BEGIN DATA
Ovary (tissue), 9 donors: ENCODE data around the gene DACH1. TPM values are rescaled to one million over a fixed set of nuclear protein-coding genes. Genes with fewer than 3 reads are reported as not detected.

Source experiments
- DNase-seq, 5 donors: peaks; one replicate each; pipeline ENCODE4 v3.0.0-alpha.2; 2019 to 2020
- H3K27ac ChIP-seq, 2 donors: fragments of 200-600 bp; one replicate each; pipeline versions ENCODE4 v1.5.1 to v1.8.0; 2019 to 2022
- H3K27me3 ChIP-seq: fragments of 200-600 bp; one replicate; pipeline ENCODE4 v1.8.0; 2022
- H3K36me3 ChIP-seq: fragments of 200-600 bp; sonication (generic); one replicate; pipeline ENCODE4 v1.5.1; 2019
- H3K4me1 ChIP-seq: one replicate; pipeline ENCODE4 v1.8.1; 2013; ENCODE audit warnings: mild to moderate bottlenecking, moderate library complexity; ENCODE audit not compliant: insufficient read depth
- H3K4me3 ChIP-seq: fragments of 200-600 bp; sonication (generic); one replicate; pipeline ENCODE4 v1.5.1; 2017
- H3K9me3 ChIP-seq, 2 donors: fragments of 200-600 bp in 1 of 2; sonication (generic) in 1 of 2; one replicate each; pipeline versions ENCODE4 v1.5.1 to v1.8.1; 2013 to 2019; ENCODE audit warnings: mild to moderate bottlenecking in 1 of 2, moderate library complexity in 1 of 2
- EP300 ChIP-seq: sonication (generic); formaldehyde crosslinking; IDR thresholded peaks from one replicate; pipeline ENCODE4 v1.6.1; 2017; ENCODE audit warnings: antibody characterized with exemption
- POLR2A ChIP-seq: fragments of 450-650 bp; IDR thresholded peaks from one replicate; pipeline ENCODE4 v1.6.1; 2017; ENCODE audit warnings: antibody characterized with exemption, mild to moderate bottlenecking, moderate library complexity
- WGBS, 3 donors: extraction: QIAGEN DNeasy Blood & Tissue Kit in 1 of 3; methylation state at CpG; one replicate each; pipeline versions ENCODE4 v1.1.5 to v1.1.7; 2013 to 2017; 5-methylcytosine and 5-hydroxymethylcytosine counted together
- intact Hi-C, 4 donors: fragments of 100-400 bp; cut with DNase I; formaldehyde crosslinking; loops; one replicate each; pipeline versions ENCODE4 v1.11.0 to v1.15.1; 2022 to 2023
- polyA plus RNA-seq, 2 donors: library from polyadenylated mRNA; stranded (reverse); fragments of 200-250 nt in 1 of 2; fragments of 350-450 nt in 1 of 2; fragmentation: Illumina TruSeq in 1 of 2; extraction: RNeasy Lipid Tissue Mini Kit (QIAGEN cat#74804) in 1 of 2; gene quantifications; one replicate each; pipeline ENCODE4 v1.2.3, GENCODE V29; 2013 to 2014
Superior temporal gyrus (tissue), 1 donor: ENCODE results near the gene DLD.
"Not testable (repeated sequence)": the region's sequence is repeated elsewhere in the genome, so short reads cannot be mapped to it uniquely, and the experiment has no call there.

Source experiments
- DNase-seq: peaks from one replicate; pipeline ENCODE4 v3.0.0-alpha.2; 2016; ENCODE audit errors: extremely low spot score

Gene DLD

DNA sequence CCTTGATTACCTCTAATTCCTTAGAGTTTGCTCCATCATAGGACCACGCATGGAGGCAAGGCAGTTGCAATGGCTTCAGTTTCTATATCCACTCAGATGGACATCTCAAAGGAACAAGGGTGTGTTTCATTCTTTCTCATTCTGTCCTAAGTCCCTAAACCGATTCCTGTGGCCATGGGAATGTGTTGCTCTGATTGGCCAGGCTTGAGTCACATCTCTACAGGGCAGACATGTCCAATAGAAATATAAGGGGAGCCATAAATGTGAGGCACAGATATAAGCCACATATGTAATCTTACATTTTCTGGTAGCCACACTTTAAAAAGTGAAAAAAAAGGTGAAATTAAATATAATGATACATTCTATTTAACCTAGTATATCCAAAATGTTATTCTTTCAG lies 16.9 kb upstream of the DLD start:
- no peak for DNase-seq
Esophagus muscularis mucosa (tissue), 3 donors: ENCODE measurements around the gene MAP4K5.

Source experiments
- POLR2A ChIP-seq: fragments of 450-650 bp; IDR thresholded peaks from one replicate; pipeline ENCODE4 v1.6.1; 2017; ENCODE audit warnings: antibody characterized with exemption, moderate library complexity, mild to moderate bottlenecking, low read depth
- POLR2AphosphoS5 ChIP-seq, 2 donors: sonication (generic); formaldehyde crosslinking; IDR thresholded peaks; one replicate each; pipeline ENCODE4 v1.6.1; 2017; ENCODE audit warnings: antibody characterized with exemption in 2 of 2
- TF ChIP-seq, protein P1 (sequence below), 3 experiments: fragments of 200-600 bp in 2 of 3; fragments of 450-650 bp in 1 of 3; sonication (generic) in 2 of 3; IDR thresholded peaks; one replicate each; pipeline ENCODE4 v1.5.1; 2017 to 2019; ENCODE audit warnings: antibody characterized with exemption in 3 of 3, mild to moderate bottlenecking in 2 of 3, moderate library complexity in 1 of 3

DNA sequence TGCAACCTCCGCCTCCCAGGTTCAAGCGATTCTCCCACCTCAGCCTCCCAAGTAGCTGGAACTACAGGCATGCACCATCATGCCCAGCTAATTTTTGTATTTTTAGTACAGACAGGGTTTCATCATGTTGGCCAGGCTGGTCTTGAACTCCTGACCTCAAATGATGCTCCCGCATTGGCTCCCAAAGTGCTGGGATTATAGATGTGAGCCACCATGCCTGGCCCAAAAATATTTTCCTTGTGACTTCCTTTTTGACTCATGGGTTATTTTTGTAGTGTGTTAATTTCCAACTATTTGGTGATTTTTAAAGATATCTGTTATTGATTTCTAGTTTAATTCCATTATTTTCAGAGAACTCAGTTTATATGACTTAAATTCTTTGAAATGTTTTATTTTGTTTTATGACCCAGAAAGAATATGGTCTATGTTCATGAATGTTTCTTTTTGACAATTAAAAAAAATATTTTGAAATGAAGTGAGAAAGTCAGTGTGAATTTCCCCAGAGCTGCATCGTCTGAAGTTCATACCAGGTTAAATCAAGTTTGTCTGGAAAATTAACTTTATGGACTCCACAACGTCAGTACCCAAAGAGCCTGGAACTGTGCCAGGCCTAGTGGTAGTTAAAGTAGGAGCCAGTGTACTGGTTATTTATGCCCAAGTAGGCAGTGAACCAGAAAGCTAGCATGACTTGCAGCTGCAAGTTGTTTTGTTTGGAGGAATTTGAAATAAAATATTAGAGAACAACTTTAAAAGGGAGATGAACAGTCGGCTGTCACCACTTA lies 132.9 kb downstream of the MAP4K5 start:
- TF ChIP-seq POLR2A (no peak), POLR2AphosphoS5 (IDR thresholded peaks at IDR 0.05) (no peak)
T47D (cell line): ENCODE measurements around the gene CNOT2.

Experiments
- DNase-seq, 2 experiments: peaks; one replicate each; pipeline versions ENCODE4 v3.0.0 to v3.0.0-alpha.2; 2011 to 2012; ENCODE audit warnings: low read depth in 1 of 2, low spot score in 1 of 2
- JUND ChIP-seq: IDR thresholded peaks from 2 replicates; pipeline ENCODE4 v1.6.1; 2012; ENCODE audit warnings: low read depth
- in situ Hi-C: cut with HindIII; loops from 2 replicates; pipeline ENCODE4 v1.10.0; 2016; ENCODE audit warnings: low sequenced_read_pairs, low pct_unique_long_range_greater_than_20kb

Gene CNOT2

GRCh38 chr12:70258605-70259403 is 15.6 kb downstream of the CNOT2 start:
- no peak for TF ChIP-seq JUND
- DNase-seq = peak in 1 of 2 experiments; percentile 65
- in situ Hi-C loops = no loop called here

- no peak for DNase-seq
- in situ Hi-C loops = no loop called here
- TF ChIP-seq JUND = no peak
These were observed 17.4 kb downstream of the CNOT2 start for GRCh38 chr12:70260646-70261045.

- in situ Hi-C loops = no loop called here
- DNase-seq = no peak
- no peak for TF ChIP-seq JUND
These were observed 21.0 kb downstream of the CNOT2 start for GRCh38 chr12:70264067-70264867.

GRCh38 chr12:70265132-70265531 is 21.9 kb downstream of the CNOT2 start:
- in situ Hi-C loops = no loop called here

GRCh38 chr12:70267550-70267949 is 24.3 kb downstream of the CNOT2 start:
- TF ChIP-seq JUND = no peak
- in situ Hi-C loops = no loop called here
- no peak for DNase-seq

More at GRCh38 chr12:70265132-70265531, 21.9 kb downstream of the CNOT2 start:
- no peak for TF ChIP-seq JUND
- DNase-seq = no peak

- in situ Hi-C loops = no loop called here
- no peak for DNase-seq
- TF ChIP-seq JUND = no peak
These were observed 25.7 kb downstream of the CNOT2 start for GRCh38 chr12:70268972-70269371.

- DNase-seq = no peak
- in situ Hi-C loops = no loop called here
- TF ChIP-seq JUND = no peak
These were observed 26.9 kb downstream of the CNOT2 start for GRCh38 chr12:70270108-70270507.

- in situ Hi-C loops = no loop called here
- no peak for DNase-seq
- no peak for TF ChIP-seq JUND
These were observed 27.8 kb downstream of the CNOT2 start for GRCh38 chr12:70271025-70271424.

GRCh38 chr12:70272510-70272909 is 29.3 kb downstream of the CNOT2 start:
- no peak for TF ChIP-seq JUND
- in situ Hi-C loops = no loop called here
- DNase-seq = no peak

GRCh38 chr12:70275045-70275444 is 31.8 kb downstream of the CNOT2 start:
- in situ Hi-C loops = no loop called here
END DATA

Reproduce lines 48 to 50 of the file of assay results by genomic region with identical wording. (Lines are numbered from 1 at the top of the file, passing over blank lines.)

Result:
- in situ Hi-C loops = no loop called here

GRCh38 chr12:70267550-70267949 is 24.3 kb downstream of the CNOT2 start:
- TF ChIP-seq JUND = no peak